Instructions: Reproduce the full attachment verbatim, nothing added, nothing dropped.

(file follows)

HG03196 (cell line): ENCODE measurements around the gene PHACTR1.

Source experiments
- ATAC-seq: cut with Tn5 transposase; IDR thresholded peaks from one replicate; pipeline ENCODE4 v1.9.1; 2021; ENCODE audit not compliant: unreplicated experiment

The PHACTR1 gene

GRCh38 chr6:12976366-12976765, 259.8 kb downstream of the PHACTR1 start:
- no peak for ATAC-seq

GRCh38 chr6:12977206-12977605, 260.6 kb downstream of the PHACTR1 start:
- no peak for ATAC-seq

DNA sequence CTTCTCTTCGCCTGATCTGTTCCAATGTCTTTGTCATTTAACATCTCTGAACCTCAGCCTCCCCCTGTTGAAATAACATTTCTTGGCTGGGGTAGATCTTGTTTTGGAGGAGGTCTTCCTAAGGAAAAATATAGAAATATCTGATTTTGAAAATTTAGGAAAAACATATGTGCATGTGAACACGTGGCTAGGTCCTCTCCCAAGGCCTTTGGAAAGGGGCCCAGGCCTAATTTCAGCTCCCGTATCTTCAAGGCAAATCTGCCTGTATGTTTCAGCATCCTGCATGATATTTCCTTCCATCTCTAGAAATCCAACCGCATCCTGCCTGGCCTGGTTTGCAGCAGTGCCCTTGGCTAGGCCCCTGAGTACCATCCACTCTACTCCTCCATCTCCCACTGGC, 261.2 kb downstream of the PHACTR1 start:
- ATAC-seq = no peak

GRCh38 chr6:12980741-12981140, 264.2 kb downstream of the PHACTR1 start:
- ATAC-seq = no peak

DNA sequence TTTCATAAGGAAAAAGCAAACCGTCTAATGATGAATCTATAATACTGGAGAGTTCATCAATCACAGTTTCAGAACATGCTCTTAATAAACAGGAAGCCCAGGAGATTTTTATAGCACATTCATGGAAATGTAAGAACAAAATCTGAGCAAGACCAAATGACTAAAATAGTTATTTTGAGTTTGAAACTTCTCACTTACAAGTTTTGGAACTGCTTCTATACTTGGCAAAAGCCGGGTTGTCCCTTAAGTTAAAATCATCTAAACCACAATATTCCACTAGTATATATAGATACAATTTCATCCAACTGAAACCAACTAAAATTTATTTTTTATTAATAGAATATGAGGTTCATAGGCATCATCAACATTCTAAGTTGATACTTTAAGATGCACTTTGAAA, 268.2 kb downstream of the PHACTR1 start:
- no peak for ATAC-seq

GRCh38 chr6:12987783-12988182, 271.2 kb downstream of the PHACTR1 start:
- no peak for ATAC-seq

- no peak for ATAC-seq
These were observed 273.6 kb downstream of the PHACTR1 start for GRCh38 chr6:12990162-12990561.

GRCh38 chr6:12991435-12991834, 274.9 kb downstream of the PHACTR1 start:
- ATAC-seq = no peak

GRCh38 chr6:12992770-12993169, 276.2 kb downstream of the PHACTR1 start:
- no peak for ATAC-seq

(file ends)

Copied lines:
HG03196 (cell line): ENCODE measurements around the gene PHACTR1.

Source experiments
- ATAC-seq: cut with Tn5 transposase; IDR thresholded peaks from one replicate; pipeline ENCODE4 v1.9.1; 2021; ENCODE audit not compliant: unreplicated experiment

The PHACTR1 gene

GRCh38 chr6:12976366-12976765, 259.8 kb downstream of the PHACTR1 start:
- no peak for ATAC-seq

GRCh38 chr6:12977206-12977605, 260.6 kb downstream of the PHACTR1 start:
- no peak for ATAC-seq

DNA sequence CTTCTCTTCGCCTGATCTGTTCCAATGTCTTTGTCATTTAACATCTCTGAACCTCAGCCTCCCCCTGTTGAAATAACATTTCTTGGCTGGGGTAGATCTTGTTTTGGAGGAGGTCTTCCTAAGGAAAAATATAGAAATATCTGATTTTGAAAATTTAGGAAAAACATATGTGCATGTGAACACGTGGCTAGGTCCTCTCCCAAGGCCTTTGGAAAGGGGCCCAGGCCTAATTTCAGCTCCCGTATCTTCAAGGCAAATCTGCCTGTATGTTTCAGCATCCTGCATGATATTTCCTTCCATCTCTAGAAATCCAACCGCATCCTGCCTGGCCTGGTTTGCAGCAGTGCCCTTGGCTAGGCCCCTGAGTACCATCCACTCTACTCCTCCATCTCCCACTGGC, 261.2 kb downstream of the PHACTR1 start:
- ATAC-seq = no peak

GRCh38 chr6:12980741-12981140, 264.2 kb downstream of the PHACTR1 start:
- ATAC-seq = no peak

DNA sequence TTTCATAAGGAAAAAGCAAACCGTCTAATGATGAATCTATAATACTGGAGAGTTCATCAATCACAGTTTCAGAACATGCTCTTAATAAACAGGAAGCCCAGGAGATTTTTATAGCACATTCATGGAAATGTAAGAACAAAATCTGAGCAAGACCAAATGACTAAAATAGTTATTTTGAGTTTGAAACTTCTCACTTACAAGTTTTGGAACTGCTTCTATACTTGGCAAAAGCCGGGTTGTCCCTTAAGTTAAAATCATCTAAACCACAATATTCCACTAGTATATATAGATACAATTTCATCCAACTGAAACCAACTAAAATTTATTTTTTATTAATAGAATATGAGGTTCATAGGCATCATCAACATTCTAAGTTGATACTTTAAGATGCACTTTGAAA, 268.2 kb downstream of the PHACTR1 start:
- no peak for ATAC-seq

GRCh38 chr6:12987783-12988182, 271.2 kb downstream of the PHACTR1 start:
- no peak for ATAC-seq

- no peak for ATAC-seq
These were observed 273.6 kb downstream of the PHACTR1 start for GRCh38 chr6:12990162-12990561.

GRCh38 chr6:12991435-12991834, 274.9 kb downstream of the PHACTR1 start:
- ATAC-seq = no peak

GRCh38 chr6:12992770-12993169, 276.2 kb downstream of the PHACTR1 start:
- no peak for ATAC-seq